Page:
The daily difficulties of honeybees

The public is generally aware of the challenges wild bees face because of the potential impact on pollination and agriculture. But what about domesticated honeybees in particular?

The poster

For several decades, all types of bees, not just domesticated honeybees, have suffered because of human activities: pollution, diseases, parasites, overworking of the hives… The list is long and their impact on domestic or wild colonies is no longer news to our ears.

We have decided to produce a poster on the current situation of honeybees to raise public awareness of the significant obstacles that a small insect can endure.

All of the content has been scientifically verified by Martine Bernier, beekeeping project manager at the Centre de recherche en sciences animales de Deschambault (CRSAD).

Telling a story

The isometric representation allows us to tell a story in a structured, almost mechanical, way. Even the humans on the page are “dehumanized” because they have no faces.

So, in a limited amount of space, while a beekeeper opens his beehive ravaged by varroa destructor, a truck takes its cargo of bees to pollinate California almond trees, and a farmer spreads pesticides on his field to protect it from pests at the edge of an ever-expanding city, under the growing threat of climate change.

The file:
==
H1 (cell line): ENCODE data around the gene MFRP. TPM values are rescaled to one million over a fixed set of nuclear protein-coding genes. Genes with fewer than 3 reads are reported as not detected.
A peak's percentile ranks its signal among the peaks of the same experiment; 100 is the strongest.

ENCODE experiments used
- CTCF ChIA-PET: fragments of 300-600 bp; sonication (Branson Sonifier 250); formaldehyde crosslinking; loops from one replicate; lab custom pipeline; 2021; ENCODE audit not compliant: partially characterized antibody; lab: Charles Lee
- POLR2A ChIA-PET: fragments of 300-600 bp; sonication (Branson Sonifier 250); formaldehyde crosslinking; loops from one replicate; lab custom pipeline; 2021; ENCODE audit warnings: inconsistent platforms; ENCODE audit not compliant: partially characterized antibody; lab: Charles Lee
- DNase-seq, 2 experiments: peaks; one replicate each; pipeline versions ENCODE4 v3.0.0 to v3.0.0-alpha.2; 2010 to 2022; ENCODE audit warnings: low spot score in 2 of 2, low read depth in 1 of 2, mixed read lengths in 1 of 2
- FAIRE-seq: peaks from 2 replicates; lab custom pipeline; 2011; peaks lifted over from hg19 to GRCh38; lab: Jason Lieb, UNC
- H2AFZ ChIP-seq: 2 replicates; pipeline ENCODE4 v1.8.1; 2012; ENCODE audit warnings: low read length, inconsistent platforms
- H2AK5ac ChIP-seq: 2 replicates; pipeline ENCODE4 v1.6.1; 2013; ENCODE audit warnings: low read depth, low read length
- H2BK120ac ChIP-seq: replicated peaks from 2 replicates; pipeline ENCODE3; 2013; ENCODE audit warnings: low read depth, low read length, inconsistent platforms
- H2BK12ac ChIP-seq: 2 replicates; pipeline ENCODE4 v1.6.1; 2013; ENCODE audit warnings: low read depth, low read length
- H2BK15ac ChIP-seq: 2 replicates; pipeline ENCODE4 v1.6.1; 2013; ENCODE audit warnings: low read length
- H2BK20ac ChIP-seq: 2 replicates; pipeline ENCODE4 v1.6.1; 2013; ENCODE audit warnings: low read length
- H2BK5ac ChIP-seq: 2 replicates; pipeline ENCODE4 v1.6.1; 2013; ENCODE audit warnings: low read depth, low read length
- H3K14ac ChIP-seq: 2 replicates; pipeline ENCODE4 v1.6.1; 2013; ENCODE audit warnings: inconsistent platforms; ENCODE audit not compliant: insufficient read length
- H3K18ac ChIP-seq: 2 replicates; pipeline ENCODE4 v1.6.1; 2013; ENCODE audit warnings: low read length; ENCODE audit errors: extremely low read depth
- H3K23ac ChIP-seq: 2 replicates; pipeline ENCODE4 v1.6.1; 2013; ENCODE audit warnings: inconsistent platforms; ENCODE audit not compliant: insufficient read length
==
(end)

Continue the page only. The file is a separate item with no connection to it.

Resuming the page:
Graphical choices

The illustration was not constructed randomly; Each “obstacle” has its own designated area: agriculture and urban life, contaminated hives, transhumance (the seasonal moving of hives) and climate have been distributed according to an approximate percentage of severity estimated by Ms. Bernier, although these figures may vary in certain regions of the world.

So, the area containing the four sources of disease and parasites is the largest and  represents the greatest threat to hives today. Climate currently has the least impact out of the four main threats – but for how much longer?

The overall shape could be said to resemble that of an open hive.

At Voilà:, we are committed to protecting the environment and for our first scientific illustration project, the daily life of honeybees has proven to be an excellent field of experimentation.

To learn more about how this illustration was created, check out our Behind the Scenes blog post.

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